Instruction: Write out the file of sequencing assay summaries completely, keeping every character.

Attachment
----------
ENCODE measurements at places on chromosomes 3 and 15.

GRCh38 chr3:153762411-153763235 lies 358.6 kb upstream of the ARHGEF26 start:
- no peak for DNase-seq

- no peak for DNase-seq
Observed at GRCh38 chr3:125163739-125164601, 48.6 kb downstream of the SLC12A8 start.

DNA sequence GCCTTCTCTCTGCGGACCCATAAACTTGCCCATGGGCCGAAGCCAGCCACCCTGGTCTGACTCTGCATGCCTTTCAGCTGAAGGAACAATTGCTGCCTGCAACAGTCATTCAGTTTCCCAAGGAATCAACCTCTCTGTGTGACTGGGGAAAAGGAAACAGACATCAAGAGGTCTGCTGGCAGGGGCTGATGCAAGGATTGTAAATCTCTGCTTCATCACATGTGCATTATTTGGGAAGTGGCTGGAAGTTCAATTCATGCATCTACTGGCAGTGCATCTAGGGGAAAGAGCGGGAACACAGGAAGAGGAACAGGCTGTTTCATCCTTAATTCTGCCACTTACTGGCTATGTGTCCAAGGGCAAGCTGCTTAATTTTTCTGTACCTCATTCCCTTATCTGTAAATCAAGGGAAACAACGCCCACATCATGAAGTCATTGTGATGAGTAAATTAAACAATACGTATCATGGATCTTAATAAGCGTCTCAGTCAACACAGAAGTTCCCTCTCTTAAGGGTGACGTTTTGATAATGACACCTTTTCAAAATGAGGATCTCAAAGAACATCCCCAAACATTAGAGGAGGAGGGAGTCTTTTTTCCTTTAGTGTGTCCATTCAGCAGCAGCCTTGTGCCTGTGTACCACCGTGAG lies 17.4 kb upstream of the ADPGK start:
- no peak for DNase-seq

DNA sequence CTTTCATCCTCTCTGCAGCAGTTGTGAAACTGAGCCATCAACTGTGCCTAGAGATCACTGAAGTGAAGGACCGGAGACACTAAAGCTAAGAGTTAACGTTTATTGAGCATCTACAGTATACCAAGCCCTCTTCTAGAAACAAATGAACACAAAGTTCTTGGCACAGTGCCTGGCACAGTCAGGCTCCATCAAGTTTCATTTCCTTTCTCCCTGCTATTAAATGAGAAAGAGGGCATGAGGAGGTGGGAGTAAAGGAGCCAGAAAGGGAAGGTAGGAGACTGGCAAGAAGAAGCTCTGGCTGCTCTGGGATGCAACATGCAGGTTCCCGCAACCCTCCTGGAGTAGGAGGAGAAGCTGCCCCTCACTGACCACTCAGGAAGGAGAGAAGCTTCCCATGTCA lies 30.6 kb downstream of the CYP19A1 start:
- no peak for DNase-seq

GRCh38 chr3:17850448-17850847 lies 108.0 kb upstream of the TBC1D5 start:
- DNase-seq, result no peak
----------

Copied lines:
ENCODE measurements at places on chromosomes 3 and 15.

GRCh38 chr3:153762411-153763235 lies 358.6 kb upstream of the ARHGEF26 start:
- no peak for DNase-seq

- no peak for DNase-seq
Observed at GRCh38 chr3:125163739-125164601, 48.6 kb downstream of the SLC12A8 start.

DNA sequence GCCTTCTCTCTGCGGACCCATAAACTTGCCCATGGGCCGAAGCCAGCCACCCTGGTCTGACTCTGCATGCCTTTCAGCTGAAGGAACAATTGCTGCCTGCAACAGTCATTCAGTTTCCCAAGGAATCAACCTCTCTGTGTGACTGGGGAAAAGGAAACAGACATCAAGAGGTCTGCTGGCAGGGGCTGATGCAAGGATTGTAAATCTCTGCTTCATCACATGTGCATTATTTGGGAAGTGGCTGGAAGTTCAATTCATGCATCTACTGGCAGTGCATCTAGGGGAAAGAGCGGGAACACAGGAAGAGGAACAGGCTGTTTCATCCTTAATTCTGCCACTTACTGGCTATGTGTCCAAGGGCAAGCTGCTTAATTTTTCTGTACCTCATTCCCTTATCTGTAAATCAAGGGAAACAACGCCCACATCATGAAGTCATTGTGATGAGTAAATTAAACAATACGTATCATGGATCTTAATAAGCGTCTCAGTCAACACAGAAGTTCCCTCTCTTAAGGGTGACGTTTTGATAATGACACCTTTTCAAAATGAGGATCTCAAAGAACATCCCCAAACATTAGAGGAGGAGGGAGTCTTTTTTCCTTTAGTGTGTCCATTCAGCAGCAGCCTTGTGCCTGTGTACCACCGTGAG lies 17.4 kb upstream of the ADPGK start:
- no peak for DNase-seq

DNA sequence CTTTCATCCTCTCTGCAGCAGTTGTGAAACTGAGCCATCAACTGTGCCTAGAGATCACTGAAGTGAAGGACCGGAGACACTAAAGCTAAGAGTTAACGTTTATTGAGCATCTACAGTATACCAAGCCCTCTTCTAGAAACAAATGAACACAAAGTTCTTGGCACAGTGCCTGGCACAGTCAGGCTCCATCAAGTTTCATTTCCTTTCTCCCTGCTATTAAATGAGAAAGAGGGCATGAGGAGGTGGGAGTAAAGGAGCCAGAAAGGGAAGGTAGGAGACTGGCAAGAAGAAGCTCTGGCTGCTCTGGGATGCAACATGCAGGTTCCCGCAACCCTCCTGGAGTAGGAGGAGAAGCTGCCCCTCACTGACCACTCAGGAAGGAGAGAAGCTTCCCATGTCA lies 30.6 kb downstream of the CYP19A1 start:
- no peak for DNase-seq

GRCh38 chr3:17850448-17850847 lies 108.0 kb upstream of the TBC1D5 start:
- DNase-seq, result no peak